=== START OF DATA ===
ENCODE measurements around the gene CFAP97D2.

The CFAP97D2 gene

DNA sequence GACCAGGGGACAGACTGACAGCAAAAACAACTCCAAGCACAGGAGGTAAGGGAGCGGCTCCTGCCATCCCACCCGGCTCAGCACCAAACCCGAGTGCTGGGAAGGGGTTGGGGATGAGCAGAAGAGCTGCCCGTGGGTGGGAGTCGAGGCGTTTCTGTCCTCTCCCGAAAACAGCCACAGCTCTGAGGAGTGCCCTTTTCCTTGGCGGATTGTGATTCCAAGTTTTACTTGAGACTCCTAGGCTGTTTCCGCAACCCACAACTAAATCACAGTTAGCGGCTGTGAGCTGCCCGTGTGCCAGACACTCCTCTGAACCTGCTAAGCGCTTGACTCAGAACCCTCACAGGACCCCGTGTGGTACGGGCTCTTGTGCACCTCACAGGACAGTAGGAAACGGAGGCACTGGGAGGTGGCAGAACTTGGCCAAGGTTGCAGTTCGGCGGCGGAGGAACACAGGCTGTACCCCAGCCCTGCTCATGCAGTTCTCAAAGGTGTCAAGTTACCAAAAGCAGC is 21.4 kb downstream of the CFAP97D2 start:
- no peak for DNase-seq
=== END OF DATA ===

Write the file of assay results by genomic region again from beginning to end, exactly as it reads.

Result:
ENCODE measurements around the gene CFAP97D2.

The CFAP97D2 gene

DNA sequence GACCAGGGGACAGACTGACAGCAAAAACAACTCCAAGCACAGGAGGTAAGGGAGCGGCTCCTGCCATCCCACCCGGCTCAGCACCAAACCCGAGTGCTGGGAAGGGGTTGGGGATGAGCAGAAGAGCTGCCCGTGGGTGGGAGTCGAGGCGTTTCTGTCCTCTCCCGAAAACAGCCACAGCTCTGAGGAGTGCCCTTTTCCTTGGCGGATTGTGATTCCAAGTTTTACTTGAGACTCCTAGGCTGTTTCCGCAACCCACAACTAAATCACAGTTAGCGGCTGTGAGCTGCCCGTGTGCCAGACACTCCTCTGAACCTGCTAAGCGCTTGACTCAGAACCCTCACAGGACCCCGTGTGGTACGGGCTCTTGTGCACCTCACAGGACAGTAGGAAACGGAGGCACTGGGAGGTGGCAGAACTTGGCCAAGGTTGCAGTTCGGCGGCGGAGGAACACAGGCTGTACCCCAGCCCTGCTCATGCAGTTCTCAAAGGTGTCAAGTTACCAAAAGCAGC is 21.4 kb downstream of the CFAP97D2 start:
- no peak for DNase-seq